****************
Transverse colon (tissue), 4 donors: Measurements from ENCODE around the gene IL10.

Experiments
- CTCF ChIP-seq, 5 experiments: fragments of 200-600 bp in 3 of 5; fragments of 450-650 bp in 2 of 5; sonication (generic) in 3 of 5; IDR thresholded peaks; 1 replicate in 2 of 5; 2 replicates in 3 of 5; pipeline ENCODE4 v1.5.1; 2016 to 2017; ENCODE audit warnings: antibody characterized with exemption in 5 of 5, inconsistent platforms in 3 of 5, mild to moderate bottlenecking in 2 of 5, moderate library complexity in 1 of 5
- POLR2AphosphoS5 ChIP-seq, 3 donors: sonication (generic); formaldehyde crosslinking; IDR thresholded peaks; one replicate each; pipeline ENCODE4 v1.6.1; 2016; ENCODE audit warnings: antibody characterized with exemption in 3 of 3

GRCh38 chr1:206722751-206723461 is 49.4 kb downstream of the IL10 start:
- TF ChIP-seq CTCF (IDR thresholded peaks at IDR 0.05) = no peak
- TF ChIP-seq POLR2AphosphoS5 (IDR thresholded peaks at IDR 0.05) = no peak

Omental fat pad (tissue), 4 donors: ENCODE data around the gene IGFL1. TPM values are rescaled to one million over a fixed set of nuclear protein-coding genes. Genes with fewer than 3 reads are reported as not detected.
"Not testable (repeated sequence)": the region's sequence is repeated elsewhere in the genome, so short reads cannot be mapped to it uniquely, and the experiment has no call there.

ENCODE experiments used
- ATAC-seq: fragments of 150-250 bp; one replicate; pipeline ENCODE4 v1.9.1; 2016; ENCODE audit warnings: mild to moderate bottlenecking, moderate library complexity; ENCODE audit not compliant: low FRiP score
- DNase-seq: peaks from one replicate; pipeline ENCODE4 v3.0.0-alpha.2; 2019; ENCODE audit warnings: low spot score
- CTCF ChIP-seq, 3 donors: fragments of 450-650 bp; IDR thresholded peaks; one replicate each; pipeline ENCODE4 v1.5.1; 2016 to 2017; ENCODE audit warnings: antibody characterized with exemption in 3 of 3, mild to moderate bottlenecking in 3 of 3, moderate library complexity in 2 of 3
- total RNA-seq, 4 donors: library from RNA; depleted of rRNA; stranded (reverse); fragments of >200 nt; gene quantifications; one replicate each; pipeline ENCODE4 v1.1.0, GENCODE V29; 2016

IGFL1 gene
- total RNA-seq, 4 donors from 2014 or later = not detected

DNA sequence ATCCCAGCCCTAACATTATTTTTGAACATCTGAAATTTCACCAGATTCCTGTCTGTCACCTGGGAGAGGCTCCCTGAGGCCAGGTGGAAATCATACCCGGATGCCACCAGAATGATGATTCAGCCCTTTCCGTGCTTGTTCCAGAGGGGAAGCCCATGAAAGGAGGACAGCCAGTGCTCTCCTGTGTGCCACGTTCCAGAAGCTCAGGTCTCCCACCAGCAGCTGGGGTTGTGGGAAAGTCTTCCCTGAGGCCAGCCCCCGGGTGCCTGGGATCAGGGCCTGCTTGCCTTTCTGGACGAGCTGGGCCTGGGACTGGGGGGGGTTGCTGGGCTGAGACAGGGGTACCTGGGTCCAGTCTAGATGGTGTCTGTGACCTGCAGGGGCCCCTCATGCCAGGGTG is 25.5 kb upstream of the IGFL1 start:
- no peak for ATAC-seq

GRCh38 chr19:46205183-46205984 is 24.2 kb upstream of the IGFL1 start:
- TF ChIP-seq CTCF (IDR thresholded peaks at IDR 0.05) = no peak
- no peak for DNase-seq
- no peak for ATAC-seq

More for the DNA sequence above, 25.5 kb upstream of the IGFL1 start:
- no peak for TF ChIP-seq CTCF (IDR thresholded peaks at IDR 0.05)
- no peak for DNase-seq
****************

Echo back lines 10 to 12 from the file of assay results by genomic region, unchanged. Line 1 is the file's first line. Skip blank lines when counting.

ENCODE experiments used
- ATAC-seq: fragments of 150-250 bp; one replicate; pipeline ENCODE4 v1.9.1; 2016; ENCODE audit warnings: mild to moderate bottlenecking, moderate library complexity; ENCODE audit not compliant: low FRiP score
- DNase-seq: peaks from one replicate; pipeline ENCODE4 v3.0.0-alpha.2; 2019; ENCODE audit warnings: low spot score